Closed spaces with little or no ventilation, constant inhalation and handling of toxic chemicals—this was the life of tool-men, servicemen, nuclear weapons specialists, and other service members who were exposed to cleaning solvents such as trichloroethylene. TCE was used as a powerful degreaser for machinery parts and equipment. These pieces of machinery or equipment would be cleaned with the use of TCE and some kind of cleaning cloth or simply dunked into the fluid. Years later, those servicemen discover that they now have multiple health problems due to exposure to those chemicals.
Trichloroethylene (TCE) is a colorless, non-flammable halocarbon that dissolves most fixed and volatile oils. It is a powerful solvent action for fats, greases, waxes, oils, and tars, and it is one of the most important chlorinated solvents for use in degreasing and dry-cleaning. Type 1 TCE is used in dry-cleaning and for general solvent purposes. Type 2 TCE is used for vapor degreasing of metals. Over 90 percent of TCE is consumed by the metal degreasing and dry-cleaning trades.
Exposure to TCE has appeared in numerous instances in conjunction with the MOS of servicemen since the 1950s. Some of these include:
- Missile techs
- Jet engine mechanics
- Radar technicians
- Systems technicians
- Aircraft structural mechanics
- Corrosive control technicians
- Avionics technicians
- Weapons specialists
- Computer specialists
- Communications equipment repairmen
TCE was also used in anticorrosive paint, as used on Navy vessels, and in adhesive bonding.
While TCE has not been proven as a known carcinogen (to humans), it has been proven to have a number of hazardous effects on human health when exposed or ingested over extended periods of time. Once TCE is inhaled or ingested, the pulmonary and gastrointestinal organs absorb most of the TCE. This means that the organs related to breathing (lungs, diaphragm) and to digestion (stomach, colon, intestines, etc) are the most affected by TCE. Effects of chronic and intermediate exposure are as follows:
- Chronic occupational exposure to TCE by inhalation affects the central nervous system, producing central nervous system depression, and sometimes resulting in general anesthesia. These effects include decreased appetite, headache, short-term memory loss, ataxia, sleep disturbances, vertigo, and reduced number of word associations.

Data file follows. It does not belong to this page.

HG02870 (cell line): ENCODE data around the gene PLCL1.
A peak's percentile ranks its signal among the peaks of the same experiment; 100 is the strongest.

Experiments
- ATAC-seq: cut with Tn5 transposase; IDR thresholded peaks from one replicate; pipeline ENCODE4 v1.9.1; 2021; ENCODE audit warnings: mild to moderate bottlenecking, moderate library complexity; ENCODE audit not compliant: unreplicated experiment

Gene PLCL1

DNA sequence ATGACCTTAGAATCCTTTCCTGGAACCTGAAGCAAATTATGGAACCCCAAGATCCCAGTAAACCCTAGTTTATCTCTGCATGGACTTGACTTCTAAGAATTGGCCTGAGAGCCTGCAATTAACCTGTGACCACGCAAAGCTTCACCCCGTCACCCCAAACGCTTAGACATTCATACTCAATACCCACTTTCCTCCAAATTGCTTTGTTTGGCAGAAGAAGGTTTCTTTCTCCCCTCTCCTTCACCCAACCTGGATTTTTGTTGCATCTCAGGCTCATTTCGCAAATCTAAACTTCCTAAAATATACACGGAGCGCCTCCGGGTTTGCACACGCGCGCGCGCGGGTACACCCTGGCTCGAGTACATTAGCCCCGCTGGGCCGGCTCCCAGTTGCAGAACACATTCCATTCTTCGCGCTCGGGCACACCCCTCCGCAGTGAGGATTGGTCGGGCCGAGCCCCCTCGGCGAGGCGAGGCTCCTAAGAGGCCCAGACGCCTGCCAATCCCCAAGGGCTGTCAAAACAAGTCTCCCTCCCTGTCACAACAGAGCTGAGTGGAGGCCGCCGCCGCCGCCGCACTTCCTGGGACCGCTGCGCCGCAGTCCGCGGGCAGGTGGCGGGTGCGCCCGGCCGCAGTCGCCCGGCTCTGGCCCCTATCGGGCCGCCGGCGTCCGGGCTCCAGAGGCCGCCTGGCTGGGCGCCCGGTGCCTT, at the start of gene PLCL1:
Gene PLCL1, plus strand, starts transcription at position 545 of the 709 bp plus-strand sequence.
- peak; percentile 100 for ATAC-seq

- Intermediate exposure produces effects that resemble those of alcohol use, such as dizziness, headache, sleepiness, nausea, confusion, blurred vision, facial numbness, and weakness.
Effects on the liver, kidneys, and immune and endocrine systems have also been seen in humans exposed to trichloroethylene occupationally or from contaminated drinking water.
Due to studies conducted in 2005 and 2007, the use of TCE in the industry and in the military has been cut back substantially. In April of 2007, the EPA (Environmental Protection Agency) issued a document, Economic Impact Analysis of the Halogenated Solvent Cleaners Residual Risk Standard, which identified the industries that have used TCE as a cleaning solvent. This document revised the emission limits on halogenated solvents that were previously established in a Maximum Achievable Control Technology (MACT) standard in 1994. These revised limits have further restricted the use of halogenated solvents (such as TCE) in manufacturing industries and in the military.
Recent studies have shown that TCE, as used in the situations discussed previously, is a risk factor for Parkinson’s and other neurological diseases. Increasingly, cases involving Parkinson’s have arisen, shedding more light on soldiers who worked on, repaired, and serviced machinery in the military. Because Parkinson’s, like other such diseases, manifest many years after separation from service, attorneys and representatives are seeing these cases appear more and more as veterans begin to exhibit the symptomology.